Mar. 25th 2013
I have asked one of our readers and fellow blogger to guest blog for us today!
Once we open, we will be available for Afternoon Tea Parties for social groups.
So I thought it would be great fun to get some information on teas from an expert.
As an institution, the event known as afternoon tea followed on from an ancient Oriental social custom. It came to prominence in the 17th century when it became established as an ‘event’ for the lady of the household.
A lady of wealth and privilege wouldn’t dream of going to an Hotel or coffee house, they being male dominated places where business and politics would be freely discussed and so she would invite her friends for an ‘at home’ of tea, gossip and hopefully scandal.
It was also an occasion where one could shove one’s wealth and rank firmly up the noses of one’s contemporaries and social equals and conduct the serious business of one-up-man-ship. Amongst ladies of rank and privilege the main criteria for an invitation to tea to be offered or accepted were wealth, property and social standing. Tea at that time was a highly expensive and valuable commodity and therefore the mere invitation to tea was an ostentatious gesture.
Being so precious the tea caddy became an important a fixture. It would be a solid box (or mini-safe) to which only the Hostess, or possibly a very trustworthy housekeeper, held the keys. Its presence said immediately that one was sufficiently ‘well-heeled’ to provide tea in the first place. Nowadays it would be the equivalent of inviting the neighbours over for drinks and then providing them with only the finest French champagne! The number of servants on hand to actually serve the guests was also a major plus factor in the social status stakes!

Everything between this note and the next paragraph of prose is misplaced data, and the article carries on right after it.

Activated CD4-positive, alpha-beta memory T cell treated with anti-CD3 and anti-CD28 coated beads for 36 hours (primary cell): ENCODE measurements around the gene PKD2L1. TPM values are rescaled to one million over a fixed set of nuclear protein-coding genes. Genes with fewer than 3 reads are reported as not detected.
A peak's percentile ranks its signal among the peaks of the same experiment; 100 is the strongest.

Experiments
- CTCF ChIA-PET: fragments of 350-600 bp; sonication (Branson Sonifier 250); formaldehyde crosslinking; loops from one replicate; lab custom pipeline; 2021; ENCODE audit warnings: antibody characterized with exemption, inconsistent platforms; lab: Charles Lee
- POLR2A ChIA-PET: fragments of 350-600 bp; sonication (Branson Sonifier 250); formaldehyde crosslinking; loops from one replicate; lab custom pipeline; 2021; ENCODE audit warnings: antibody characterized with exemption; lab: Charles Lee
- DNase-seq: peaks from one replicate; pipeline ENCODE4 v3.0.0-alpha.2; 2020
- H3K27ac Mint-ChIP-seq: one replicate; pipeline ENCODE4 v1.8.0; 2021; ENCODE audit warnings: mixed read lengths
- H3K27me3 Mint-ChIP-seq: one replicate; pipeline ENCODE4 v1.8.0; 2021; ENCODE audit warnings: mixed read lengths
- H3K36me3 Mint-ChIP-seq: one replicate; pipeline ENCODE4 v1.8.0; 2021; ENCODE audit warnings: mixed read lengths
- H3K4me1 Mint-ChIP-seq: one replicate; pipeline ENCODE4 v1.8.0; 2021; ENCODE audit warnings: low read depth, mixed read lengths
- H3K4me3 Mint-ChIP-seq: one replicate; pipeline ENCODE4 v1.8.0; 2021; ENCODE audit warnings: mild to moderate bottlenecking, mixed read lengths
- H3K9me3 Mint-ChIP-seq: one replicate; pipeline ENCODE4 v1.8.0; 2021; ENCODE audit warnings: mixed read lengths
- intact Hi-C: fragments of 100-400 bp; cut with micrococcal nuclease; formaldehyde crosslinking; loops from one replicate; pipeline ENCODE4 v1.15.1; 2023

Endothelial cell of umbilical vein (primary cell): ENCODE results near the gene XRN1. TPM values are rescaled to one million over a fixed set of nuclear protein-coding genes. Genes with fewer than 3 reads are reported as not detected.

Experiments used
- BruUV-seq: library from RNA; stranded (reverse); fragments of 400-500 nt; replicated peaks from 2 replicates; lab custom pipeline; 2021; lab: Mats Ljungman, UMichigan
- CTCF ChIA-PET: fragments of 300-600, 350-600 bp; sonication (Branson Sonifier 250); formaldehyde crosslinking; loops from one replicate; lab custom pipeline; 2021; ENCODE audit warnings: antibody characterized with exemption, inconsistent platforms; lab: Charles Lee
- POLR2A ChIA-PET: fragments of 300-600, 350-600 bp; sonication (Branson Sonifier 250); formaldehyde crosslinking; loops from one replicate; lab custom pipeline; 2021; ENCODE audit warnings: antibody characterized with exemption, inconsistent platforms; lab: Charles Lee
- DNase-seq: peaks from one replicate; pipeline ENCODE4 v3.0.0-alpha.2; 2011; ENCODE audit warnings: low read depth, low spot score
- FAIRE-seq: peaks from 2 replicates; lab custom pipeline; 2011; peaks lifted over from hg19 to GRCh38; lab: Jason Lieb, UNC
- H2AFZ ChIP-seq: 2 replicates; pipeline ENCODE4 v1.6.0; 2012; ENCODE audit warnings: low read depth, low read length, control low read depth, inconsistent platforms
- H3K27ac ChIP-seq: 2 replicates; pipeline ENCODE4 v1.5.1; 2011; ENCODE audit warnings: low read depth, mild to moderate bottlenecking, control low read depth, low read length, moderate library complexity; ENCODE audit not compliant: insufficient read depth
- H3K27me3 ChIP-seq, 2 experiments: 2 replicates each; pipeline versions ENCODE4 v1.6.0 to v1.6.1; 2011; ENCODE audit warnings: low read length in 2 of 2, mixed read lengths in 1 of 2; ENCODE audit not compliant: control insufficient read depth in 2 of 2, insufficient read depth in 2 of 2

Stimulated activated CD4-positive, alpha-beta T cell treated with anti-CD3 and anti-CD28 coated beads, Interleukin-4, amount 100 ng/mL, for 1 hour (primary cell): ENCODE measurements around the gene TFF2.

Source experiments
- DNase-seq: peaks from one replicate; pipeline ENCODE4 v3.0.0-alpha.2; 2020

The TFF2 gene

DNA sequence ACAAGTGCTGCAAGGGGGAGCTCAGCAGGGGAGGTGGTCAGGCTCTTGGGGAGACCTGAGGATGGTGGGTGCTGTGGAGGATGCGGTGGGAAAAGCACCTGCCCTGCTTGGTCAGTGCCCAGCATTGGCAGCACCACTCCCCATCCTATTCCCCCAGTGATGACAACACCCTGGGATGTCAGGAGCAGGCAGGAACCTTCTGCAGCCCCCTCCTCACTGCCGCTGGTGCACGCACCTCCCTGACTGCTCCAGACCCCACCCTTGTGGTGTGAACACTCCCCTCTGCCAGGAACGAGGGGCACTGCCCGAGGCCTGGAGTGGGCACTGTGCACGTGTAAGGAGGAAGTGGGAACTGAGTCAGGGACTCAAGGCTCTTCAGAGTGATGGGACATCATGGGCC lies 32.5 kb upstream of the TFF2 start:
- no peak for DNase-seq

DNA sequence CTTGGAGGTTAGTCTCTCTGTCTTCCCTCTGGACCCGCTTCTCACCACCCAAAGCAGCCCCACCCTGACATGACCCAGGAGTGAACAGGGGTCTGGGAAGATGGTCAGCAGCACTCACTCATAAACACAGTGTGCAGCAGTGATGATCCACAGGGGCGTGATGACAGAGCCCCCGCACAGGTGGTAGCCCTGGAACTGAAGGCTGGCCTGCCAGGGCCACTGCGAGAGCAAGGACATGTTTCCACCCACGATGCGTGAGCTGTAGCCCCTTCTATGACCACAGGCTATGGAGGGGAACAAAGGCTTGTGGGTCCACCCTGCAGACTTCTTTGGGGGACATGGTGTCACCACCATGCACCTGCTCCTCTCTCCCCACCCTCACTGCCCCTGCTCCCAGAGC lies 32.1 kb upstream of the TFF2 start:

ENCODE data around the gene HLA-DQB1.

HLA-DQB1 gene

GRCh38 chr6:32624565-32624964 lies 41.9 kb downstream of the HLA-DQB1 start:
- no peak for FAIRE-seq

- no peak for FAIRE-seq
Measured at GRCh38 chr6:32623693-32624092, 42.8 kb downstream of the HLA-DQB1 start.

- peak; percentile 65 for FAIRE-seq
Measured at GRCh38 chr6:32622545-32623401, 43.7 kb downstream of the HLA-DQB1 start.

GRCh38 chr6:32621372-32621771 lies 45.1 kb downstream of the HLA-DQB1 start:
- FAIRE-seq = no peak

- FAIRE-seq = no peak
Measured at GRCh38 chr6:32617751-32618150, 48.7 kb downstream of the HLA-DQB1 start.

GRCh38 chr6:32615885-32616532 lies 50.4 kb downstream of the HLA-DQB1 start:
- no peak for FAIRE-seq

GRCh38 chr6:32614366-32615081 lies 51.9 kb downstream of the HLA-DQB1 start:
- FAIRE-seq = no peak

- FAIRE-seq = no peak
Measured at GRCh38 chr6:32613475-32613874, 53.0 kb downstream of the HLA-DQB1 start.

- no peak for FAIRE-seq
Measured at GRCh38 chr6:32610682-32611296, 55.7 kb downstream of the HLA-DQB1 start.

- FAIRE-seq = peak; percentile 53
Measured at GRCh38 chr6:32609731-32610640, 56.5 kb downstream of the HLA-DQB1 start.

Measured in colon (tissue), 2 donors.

Queen Victoria by Bassano
During the reign of Queen Victoria (1837–1901) afternoon tea began to expand into more of a small meal. The growth in industrialisation and the coming of a reliable artificial light meant that working hours could be extended beyond the restrictions imposed by natural daylight. As the gap between lunch and dinner became longer and longer afternoon tea, of necessity increased in variety and content with the addition of finger sandwiches, biscuits, savouries and cake, in order to fill the gap.
An American Tea Clipper at Sea
When, as time passed, the supply of tea from distant lands (India, China, Ceylon) increased in quantity due to the development of faster methods of transportation during the course of the Industrial Revolution, tea began to come within the reach of middle class purses and, eager to emulate the landed upper classes, they rapidly adopted the custom.
Gradually, along with the sandwiches and savouries, rich cakes, iced fancies, glazed pastries and sweetmeats from a bygone era were rediscovered and added to the ‘menu’ Afternoon tea became, for the aspirational Hostess to display her abilities in producing an interesting and exotic array of goodies for ‘The Ladies’ as well as the beverage itself.
At this time of course the Master of The House would be out and about with social, business and financial concerns. The rapidly expanding ‘Gentlemen’s Club’ market would provide for him with such niceties when ‘in town on business’ and of course any children would be confined to the nursery or playroom with a nurse or guardian to enjoy their own, more light-hearted tea-time and to keep them out of sight!
It would not be until the late nineteenth and early twentieth centuries when women would become suitably emboldened and emancipated to go ‘out to tea’ at places like the Ritz, Selfidges and Harrods for their socialising but that is for another post.
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